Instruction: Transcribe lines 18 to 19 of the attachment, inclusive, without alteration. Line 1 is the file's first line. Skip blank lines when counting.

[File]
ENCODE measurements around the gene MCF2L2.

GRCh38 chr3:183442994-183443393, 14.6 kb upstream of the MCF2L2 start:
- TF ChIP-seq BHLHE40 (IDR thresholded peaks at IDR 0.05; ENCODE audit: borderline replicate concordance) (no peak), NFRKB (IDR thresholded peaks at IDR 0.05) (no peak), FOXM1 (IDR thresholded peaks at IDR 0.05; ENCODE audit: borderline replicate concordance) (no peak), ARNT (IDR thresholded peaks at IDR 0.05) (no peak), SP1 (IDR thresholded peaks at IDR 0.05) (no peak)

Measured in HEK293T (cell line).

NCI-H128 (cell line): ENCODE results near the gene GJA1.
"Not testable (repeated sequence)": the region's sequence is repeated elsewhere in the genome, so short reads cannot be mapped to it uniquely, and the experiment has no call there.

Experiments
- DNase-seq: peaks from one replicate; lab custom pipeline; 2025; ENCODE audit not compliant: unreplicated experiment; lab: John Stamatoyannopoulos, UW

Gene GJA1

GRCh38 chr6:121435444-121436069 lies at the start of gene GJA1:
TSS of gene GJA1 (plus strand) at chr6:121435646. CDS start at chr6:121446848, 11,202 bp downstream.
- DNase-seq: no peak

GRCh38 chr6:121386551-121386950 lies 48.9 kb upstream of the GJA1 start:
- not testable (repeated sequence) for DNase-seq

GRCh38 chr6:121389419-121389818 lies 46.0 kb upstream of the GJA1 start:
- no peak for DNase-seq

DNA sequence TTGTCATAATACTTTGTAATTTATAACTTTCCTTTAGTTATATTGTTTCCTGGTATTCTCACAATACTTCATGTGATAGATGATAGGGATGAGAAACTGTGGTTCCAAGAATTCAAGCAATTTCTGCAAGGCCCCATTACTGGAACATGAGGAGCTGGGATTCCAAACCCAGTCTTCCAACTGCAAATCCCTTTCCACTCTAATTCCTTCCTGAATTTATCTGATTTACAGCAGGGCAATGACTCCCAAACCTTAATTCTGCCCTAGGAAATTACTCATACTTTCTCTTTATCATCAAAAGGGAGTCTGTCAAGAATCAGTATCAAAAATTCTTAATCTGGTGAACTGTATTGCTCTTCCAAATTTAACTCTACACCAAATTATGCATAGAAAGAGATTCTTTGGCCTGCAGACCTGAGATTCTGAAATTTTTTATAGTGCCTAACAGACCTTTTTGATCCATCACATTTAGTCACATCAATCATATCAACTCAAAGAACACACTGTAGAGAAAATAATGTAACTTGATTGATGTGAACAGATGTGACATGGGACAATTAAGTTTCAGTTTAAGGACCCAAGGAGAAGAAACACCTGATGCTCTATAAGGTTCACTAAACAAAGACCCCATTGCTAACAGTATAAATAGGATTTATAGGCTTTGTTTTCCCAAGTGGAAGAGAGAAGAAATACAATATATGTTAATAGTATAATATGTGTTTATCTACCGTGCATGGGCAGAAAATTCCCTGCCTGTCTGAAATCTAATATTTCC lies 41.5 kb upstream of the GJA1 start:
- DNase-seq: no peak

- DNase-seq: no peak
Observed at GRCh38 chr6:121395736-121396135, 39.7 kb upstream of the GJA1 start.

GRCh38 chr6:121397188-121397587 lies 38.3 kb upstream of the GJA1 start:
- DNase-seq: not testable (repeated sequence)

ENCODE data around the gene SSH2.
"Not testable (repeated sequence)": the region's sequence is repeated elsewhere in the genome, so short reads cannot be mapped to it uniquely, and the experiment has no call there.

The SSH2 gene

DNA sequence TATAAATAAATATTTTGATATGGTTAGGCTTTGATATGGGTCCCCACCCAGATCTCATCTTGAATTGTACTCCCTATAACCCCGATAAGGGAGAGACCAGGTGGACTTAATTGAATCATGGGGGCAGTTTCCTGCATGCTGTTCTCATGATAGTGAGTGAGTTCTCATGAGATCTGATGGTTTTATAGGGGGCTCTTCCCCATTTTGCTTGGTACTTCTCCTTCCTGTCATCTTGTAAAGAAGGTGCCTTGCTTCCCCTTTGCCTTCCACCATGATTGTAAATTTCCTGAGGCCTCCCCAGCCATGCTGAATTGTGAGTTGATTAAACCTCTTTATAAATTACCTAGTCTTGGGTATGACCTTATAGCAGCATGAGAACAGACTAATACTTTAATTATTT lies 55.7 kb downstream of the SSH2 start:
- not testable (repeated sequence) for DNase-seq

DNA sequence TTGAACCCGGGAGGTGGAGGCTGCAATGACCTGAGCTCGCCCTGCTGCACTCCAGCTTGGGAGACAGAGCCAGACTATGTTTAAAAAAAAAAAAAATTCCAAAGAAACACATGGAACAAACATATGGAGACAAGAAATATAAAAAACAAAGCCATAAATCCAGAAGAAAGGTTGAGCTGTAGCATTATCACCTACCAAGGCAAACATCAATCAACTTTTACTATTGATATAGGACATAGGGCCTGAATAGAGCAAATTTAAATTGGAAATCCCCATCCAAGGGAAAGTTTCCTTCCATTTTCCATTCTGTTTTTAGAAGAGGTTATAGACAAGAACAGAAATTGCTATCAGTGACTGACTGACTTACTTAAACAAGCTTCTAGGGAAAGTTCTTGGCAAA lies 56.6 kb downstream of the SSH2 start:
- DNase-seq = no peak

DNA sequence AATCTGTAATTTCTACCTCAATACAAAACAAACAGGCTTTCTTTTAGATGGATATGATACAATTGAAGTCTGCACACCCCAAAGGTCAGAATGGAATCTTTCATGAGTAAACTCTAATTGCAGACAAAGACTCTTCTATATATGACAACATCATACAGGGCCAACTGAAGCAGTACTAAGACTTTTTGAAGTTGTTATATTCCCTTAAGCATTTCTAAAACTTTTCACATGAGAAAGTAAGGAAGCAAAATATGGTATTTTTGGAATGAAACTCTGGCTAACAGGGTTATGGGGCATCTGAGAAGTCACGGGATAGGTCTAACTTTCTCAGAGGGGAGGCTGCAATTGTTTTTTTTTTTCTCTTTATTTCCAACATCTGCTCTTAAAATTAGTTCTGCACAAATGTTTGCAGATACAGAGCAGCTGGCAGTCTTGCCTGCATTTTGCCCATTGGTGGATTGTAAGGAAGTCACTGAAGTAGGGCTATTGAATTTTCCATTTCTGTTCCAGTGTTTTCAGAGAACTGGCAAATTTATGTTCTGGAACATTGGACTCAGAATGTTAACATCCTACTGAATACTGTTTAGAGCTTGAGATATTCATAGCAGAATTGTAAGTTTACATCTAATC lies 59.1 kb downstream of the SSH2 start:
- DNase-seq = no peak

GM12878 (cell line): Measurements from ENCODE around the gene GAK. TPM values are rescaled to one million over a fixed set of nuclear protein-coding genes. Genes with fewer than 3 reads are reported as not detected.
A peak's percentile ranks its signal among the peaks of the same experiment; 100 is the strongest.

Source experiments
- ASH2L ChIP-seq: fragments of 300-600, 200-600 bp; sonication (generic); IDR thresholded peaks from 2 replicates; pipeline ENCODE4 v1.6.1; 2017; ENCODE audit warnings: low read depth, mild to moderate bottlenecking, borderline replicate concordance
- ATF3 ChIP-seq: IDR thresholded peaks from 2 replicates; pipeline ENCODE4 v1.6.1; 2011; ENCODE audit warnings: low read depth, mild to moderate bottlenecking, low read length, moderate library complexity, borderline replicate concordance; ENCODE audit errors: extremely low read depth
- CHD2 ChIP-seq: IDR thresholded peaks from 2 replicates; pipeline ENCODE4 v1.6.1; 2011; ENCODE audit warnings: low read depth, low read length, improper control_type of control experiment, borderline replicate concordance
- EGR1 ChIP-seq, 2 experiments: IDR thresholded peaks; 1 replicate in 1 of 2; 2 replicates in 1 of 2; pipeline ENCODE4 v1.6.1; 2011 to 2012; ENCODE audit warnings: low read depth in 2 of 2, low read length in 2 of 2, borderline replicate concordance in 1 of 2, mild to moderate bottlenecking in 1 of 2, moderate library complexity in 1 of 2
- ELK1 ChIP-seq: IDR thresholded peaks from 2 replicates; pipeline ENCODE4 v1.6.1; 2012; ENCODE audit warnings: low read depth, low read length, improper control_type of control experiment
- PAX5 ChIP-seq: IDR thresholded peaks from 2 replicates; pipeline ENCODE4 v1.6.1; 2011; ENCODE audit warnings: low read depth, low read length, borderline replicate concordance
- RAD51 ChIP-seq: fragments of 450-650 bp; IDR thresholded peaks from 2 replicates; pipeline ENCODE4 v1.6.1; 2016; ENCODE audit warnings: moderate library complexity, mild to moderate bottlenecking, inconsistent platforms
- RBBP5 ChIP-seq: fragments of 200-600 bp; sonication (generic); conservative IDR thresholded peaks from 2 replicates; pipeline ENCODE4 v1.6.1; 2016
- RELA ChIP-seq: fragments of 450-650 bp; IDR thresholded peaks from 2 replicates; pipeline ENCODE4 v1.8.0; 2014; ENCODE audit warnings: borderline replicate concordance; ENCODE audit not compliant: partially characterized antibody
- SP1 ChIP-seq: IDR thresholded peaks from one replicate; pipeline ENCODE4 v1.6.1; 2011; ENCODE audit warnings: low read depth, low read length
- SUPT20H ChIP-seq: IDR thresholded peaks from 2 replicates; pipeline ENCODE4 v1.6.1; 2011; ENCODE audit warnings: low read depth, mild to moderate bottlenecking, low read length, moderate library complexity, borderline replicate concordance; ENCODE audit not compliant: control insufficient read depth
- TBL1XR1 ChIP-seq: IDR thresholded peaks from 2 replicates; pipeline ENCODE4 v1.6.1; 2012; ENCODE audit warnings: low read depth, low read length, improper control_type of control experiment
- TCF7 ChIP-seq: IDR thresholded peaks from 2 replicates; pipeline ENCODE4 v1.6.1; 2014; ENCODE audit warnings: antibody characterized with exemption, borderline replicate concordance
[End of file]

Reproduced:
- DNase-seq: no peak

- DNase-seq: no peak